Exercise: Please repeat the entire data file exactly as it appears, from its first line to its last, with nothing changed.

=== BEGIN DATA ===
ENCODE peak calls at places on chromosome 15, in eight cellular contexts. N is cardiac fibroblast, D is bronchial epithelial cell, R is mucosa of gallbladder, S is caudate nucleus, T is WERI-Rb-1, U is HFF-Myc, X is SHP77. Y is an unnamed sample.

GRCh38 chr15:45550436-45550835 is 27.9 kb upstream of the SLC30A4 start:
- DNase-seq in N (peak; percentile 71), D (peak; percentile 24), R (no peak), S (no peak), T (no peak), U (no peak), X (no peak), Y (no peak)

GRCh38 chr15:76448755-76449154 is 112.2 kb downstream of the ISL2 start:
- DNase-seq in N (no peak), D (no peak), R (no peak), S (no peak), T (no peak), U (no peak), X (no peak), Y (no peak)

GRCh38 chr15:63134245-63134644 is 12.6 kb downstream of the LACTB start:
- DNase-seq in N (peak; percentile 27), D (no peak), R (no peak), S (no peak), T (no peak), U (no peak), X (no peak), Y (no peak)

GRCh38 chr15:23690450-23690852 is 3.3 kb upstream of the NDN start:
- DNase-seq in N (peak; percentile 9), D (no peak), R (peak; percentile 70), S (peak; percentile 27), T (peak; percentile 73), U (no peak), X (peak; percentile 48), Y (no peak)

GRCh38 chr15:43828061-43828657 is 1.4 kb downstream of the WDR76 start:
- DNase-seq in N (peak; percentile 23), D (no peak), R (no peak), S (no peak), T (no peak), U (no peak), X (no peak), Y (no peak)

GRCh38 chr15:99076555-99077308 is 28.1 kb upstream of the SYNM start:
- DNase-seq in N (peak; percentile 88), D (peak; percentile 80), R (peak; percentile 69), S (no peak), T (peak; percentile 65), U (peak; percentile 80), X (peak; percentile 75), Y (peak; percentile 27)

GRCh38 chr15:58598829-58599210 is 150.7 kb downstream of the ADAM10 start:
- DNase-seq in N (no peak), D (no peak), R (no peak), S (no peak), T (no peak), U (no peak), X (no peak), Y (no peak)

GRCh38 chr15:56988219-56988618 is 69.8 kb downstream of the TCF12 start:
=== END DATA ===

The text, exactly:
ENCODE peak calls at places on chromosome 15, in eight cellular contexts. N is cardiac fibroblast, D is bronchial epithelial cell, R is mucosa of gallbladder, S is caudate nucleus, T is WERI-Rb-1, U is HFF-Myc, X is SHP77. Y is an unnamed sample.

GRCh38 chr15:45550436-45550835 is 27.9 kb upstream of the SLC30A4 start:
- DNase-seq in N (peak; percentile 71), D (peak; percentile 24), R (no peak), S (no peak), T (no peak), U (no peak), X (no peak), Y (no peak)

GRCh38 chr15:76448755-76449154 is 112.2 kb downstream of the ISL2 start:
- DNase-seq in N (no peak), D (no peak), R (no peak), S (no peak), T (no peak), U (no peak), X (no peak), Y (no peak)

GRCh38 chr15:63134245-63134644 is 12.6 kb downstream of the LACTB start:
- DNase-seq in N (peak; percentile 27), D (no peak), R (no peak), S (no peak), T (no peak), U (no peak), X (no peak), Y (no peak)

GRCh38 chr15:23690450-23690852 is 3.3 kb upstream of the NDN start:
- DNase-seq in N (peak; percentile 9), D (no peak), R (peak; percentile 70), S (peak; percentile 27), T (peak; percentile 73), U (no peak), X (peak; percentile 48), Y (no peak)

GRCh38 chr15:43828061-43828657 is 1.4 kb downstream of the WDR76 start:
- DNase-seq in N (peak; percentile 23), D (no peak), R (no peak), S (no peak), T (no peak), U (no peak), X (no peak), Y (no peak)

GRCh38 chr15:99076555-99077308 is 28.1 kb upstream of the SYNM start:
- DNase-seq in N (peak; percentile 88), D (peak; percentile 80), R (peak; percentile 69), S (no peak), T (peak; percentile 65), U (peak; percentile 80), X (peak; percentile 75), Y (peak; percentile 27)

GRCh38 chr15:58598829-58599210 is 150.7 kb downstream of the ADAM10 start:
- DNase-seq in N (no peak), D (no peak), R (no peak), S (no peak), T (no peak), U (no peak), X (no peak), Y (no peak)

GRCh38 chr15:56988219-56988618 is 69.8 kb downstream of the TCF12 start: